He found a place near the mother and her toddler where a purple arrow was painted next to a “no diving” sign. Although it was just graffiti, the arrow seemed to be pointing to a good spot for climbing down between the blocks into the dirty space below. He shimmied down and then ducked, walking on the ground among the cigarette butts, fast food wrappers, and other garbage looking for anything of value.  He found a quarter, but most shiny things turned out to be pop tops or soda cans.

Nathan picked his way carefully beneath the larger blocks watching for signs of danger as well as anything of interest. As his eyes became adjusted to the dimness, he noticed a very regular hole in the side of one of the blocks.  Unlike the other holes, which were just irregular pockets created by the random arrangement of the blocks, this looked like a man-made hiding place.

Nathan squinted into the hole and thought he saw something inside. He reached his hand in the hole, and pulled it out quickly when he felt the tickle of spider webs. He remembered this would be a perfect place for a black widows.  He reached down and picked up a piece of trash paper, rolling it into a stick-like shape. Using this, he cleared out the web and  a couple harmless gray spiders scuttled out of the hole.

Nathan reached his makeshift stick in again and felt it hitting something hard. He couldn’t tell if it was the back of the hole or something too heavy to be pushed by paper.  Taking a deep breath, he reached in with his hand and felt something smooth like wood—definitely different from the texture of the surrounding blocks. The object slid backwards a bit, and he felt for the edges.  It seemed to be a box only a tiny bit smaller than the hole. He tried to slide it forward, but the gap between the box and the wall was so narrow that he couldn’t grasp it.

Looking around on the ground, he found a stick thinner than his fingers, and tried again. No luck. He only managed to push it backwards. The more he worked at it the more he became frustrated.  There must be a way to get this out! He stopped for a moment and tried to think.

Slowly he slid his hand in again and ran it along the entire front of the box. Right in the middle was a lock that he hadn’t felt before. Grasping the lock, he pulled the box straight out.  It slid roughly and every now and then it nearly got stuck, but he almost laughed at how much easier it was now that he knew what to do.

The box was wooden, about the size of a football, with a small padlock on front. As he pulled it out and held it, Nathan trembled with excitement. Treasure! Then a cold chill went through him as he remembered the bad guys. If this belonged to them, he was in danger!

Nathan straightened up and peeked out of the crevice toward the parking lot. He saw his father and Jorge to the right, still using the binoculars. They weren’t looking in his direction and they were farther away than he expected.  He saw that Peter, Uncle Carl, and Robin had joined them. They also had a pair of binoculars and were looking something in the sky.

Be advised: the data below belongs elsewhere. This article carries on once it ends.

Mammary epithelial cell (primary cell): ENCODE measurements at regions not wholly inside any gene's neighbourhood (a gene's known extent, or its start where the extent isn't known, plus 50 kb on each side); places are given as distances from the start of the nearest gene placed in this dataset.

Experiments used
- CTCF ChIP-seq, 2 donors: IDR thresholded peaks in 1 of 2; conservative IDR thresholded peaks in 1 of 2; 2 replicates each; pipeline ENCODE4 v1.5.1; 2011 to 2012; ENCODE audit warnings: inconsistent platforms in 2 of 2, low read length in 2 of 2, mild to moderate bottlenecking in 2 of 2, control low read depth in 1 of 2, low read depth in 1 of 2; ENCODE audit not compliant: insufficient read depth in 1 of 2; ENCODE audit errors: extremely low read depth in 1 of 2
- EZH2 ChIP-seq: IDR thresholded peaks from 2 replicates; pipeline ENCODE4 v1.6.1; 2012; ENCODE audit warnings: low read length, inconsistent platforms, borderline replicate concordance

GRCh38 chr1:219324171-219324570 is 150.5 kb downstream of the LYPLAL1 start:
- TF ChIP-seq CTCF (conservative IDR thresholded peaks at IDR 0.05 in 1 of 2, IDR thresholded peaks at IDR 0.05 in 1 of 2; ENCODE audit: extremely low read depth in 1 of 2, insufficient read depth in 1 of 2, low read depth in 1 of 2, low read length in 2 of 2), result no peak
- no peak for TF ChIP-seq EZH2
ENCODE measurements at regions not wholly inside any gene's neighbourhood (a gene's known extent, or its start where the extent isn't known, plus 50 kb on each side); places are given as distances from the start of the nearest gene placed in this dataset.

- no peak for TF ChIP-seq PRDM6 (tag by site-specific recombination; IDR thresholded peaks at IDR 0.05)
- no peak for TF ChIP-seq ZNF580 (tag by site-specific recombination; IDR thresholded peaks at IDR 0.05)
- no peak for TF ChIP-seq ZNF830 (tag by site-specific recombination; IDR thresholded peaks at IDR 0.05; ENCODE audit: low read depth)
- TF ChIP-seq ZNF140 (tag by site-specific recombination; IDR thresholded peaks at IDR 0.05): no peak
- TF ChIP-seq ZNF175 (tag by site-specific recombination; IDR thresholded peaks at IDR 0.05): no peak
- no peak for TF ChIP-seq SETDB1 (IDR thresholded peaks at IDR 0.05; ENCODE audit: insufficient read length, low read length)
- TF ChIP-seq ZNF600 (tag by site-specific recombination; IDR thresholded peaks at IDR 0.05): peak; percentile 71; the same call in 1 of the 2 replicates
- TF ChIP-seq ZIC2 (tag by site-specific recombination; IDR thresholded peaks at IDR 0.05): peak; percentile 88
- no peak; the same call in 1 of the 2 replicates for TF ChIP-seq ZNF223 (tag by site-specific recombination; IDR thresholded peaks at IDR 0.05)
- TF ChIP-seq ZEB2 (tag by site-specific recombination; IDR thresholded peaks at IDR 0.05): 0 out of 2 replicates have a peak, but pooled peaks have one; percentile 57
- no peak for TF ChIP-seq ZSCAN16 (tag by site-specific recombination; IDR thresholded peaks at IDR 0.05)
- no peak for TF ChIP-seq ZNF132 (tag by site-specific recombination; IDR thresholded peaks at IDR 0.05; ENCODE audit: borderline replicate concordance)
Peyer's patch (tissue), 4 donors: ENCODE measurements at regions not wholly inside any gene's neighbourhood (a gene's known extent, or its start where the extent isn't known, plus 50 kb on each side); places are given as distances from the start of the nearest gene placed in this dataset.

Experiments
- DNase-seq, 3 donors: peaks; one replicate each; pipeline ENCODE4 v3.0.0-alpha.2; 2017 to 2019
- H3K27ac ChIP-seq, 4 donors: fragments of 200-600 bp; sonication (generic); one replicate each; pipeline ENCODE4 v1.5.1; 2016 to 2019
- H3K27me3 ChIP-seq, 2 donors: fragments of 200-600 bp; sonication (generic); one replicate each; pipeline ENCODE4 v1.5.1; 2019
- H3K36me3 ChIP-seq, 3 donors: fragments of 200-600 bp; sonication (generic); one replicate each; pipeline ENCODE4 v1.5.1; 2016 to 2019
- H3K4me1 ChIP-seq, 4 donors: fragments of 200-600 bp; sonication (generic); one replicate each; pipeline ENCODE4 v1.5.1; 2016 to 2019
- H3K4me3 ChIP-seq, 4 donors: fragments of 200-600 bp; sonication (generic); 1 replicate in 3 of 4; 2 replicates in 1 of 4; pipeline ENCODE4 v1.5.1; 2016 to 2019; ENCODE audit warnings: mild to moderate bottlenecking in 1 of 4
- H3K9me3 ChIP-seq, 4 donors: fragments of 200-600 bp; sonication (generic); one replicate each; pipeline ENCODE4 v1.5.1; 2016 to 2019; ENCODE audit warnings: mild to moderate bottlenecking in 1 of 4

Nathan looked to the left and felt a thrill of fear run over him.  The bearded man from the museum and another bearded man were sitting just a few yards away looking out over the lake and talking quietly. Nathan tried to hear what they were saying, but couldn’t make out any words.

One of the men stood up and turned, and Nathan ducked back down. He heard the men walking closer, and he moved away from the opening, flattening himself against a block. If they find me here, I’ll be trapped, he thought.  With one hand, he clutched the box close to his chest, and with the other he reached into his pocket to remind himself what tools he had.

Peter had given him a small arsenal of inventions, with the emphasis on small. Nathan felt the confetti gun (freshly loaded), some of Peter’s stink pellets, and the communicator.  Peter had made a new communicator to replace the one Charlie broke, and Nathan and Peter had worked out a few codes.  Right now all Nathan wanted was an old code: SOS! Nathan tapped out SOS with his communicator, but he had little hope that he was close enough to send the message, or that Peter would even be looking at his communicator to receive it.

Nathan stopped and stood very still, looking around for a direction to escape as he heard the men speaking now directly above his hiding place.

“I thought that family would never leave! Are you ready to get it?” a gruff voice said.

“Here, hold the hook while I climb down,” another voice answered.

One of the bearded men climbed down the same crevice Nathan had used earlier. He was larger than Nathan and grunted as he squished himself between the blocks to the sandy ground below. Fortunately he was facing away from Nathan and looking toward the hiding place. Nathan held his breath.

“Pass me the hook,” the man said and reached up to grab what looked like a coat hanger flattened into a straight wire with a hook on the end.

Something about the gesture reminded Nathan of the Bible verse they had learned that morning with motions: “The name of the Lord is a strong tower (arms stretched out above the head); the righteous run to it (arms do jogging motion) and are safe (arms crossed over chest).” Nathan suddenly felt like that last gesture looked too much like folded hands on a mummy rather than safety.  “Lord, keep me safe,” he thought as he watched the man reach into the hiding place with the metal hook.